Fiona Steed has been appointed Chief Health and Social Care Professional (HSCP) Officer with the Department of Health.
Fiona Steed’s professional career spans 30 years of working in the health sector, having qualified from Teesside University with a BSc in Physiotherapy in 1993 and spending her formative career working in the North East of England during the formation of the National Health Service (NHS) Trusts.
She then worked as a private practitioner in her own sports injury clinic before returning to Ireland in late 2000, taking up a senior physiotherapist role in Nenagh Hospital, now part of UL Hospitals Group (ULHG).
She completed a Masters of Science in Neuro Musculoskeletal Physiotherapy in University College Dublin (UCD) in 2007, and a Higher National Diploma in Healthcare Management in University of Limerick (UL) in 2016.
In 2017 Fiona was appointed the inaugural Group Lead of Allied Health in ULHG which was a unique position within the HSE holding a group-wide remit as lead to six Health and Social Care Professional departments.
The Department of Health said that during this time Fiona fostered key relationships with UL and the community health organisation which led to significant research outputs and increased practice education placements in the region.
“Notably, Fiona was a key driver in bringing the Intermediate Care Facility to life during the COVID-19 pandemic. The collaboration between ULHG and UL provided a unique opportunity for innovative student-led practice education.”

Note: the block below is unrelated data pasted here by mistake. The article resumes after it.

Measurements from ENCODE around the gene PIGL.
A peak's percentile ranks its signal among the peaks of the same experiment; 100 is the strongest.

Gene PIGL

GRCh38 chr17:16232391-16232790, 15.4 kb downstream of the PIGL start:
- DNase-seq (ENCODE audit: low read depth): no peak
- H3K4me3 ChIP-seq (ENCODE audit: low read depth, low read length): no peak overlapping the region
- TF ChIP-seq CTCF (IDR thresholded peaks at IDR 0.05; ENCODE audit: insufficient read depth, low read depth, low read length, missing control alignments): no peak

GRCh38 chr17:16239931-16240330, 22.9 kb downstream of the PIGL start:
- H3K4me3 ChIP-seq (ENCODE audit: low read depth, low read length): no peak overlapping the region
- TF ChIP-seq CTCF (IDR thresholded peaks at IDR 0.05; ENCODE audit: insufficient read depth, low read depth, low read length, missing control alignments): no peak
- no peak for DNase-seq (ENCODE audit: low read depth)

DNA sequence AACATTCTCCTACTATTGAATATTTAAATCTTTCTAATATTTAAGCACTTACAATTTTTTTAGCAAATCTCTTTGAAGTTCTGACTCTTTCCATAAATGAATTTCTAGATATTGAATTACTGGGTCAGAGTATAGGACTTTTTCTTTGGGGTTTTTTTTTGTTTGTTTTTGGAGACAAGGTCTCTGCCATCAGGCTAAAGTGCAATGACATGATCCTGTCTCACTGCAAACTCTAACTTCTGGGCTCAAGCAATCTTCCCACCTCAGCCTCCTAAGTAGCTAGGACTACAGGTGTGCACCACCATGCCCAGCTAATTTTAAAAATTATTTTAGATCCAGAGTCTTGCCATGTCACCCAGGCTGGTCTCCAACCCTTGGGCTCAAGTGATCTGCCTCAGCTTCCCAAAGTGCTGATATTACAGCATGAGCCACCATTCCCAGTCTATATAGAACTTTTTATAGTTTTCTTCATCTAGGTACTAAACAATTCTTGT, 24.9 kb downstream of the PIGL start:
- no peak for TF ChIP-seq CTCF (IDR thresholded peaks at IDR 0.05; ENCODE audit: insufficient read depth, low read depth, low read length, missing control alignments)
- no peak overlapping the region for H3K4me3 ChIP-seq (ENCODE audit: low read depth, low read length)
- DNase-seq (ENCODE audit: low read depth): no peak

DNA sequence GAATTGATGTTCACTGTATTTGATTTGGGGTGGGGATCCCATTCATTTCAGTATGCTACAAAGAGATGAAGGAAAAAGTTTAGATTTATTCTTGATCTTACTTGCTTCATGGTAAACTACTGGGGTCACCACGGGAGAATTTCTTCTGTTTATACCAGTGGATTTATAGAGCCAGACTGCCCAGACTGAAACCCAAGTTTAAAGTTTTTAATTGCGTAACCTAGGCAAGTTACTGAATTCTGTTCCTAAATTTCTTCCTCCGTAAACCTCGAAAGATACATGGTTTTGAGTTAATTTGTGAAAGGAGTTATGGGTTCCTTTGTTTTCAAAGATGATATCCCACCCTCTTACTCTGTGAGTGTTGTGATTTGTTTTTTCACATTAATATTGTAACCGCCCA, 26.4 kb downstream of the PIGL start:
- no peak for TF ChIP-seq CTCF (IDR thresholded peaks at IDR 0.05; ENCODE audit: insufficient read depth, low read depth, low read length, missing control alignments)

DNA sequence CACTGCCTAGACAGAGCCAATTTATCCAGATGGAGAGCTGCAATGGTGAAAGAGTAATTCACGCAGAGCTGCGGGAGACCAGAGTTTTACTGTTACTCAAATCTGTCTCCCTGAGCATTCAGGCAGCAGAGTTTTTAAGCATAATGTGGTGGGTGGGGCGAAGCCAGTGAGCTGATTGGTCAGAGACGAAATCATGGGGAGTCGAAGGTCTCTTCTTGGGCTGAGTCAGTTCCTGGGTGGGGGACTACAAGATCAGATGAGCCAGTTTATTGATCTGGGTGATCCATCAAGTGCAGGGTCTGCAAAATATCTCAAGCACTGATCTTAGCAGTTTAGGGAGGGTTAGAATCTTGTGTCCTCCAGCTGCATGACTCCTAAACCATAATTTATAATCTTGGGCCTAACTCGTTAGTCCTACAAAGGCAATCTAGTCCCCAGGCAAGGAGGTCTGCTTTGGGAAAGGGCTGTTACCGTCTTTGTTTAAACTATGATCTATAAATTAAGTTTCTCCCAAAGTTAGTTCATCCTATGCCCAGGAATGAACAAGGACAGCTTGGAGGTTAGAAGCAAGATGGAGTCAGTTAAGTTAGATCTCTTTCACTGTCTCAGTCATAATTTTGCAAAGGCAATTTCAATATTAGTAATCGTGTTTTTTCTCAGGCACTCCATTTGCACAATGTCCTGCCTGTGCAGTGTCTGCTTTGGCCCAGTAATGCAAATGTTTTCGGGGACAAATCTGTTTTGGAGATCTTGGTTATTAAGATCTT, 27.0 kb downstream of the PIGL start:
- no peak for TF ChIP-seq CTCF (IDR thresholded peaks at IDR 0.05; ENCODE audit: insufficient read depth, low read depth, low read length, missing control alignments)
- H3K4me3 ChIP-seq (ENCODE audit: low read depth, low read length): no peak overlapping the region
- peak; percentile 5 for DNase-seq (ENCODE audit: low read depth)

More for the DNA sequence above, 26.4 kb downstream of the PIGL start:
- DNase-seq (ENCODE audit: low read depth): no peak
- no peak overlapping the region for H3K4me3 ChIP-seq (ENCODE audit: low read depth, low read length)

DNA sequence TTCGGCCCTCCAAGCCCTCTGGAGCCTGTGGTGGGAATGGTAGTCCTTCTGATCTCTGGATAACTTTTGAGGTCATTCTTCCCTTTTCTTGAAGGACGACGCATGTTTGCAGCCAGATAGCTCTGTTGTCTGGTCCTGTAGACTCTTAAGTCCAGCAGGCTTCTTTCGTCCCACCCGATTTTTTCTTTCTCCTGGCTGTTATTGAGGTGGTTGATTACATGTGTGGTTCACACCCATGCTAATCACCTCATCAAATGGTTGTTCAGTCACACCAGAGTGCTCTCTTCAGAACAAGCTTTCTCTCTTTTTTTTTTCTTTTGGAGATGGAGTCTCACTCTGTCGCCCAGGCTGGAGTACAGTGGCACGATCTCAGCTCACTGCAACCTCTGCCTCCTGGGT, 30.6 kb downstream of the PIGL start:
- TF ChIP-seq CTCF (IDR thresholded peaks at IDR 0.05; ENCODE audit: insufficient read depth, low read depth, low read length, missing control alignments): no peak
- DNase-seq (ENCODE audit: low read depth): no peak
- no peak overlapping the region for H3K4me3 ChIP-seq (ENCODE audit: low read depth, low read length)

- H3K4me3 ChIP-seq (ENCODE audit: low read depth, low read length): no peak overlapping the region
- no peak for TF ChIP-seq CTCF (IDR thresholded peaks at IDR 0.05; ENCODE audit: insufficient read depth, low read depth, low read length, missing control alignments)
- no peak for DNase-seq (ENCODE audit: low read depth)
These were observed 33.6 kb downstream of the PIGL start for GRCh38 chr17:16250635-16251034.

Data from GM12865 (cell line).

In February 2021 Fiona was the first HSCP to be appointed as directorate General Manager in ULHG.
Outside of work, Fiona can be found either on the side of a rugby pitch or around the committee table at the IRFU where she is currently 1 of 3 female representatives.
Welcoming this appointment, Minister Donnelly said:
“I am delighted that Fiona is being appointed to this important role within my Department. The Chief Health and Social Care Professional Officer will have a key strategic role that will provide leadership on policy direction and evidence-based expert advice for the Health and Social Care Professions policy agenda. The role provides an exciting opportunity to develop and strengthen collaboration across the professions, as well as leading and enabling advanced practice.”
Fiona said, “I am honoured to take up this role as Chief HSCP Officer within the Department of Health. The office is something we have championed for over a long period of time, and I see it as a privilege to represent the 26 professions.
“My initial focus will be on advanced practice, strategic workforce planning and practice education.
“I look forward to engaging with all the professions, the National HSCP office and the Universities over the coming weeks and months.”